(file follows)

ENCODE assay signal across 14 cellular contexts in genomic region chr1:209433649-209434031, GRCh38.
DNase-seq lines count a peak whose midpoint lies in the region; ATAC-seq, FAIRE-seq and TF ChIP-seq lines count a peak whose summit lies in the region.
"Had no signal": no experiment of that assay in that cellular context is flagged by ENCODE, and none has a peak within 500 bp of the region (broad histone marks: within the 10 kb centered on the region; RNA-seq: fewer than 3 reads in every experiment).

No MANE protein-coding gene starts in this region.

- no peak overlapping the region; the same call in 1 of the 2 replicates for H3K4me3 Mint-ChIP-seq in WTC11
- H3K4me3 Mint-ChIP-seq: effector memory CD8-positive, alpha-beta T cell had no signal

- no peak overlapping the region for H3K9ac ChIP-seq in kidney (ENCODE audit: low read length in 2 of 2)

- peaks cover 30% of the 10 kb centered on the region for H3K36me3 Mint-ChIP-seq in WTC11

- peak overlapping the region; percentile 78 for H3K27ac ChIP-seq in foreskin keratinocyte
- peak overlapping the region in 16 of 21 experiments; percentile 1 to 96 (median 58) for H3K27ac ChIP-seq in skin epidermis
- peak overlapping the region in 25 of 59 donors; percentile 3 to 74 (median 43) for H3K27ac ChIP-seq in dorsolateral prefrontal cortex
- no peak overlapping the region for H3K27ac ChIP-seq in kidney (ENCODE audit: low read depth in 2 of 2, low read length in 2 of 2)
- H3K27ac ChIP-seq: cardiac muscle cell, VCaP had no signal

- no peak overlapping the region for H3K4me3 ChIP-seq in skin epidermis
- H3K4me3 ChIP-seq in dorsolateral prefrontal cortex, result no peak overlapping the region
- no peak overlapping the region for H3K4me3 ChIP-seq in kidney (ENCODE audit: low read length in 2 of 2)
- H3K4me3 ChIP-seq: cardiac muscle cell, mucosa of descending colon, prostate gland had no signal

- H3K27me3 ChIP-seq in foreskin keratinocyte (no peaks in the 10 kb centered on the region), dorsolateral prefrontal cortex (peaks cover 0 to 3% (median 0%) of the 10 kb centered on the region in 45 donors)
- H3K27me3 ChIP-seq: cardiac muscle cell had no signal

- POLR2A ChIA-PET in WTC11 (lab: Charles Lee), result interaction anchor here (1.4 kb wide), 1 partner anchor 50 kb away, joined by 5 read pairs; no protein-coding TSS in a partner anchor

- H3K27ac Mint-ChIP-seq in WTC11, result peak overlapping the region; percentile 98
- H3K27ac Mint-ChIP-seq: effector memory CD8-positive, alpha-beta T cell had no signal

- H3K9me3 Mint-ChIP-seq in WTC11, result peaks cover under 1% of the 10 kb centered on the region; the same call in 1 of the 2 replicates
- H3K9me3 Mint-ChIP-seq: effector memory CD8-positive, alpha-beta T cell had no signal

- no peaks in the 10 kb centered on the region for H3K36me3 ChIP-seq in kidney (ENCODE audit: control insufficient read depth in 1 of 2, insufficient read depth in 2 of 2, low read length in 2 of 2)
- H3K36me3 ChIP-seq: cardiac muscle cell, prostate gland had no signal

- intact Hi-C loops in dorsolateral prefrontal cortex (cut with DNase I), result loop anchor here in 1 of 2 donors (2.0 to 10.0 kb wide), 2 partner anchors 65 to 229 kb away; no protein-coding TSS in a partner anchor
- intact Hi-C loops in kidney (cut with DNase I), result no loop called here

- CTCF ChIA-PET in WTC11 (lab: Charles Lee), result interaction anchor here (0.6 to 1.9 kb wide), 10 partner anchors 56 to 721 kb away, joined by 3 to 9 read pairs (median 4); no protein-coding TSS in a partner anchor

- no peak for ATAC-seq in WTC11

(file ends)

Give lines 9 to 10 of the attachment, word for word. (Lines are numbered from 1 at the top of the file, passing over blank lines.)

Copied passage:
- peak overlapping the region; percentile 78 for H3K27ac ChIP-seq in foreskin keratinocyte
- peak overlapping the region in 16 of 21 experiments; percentile 1 to 96 (median 58) for H3K27ac ChIP-seq in skin epidermis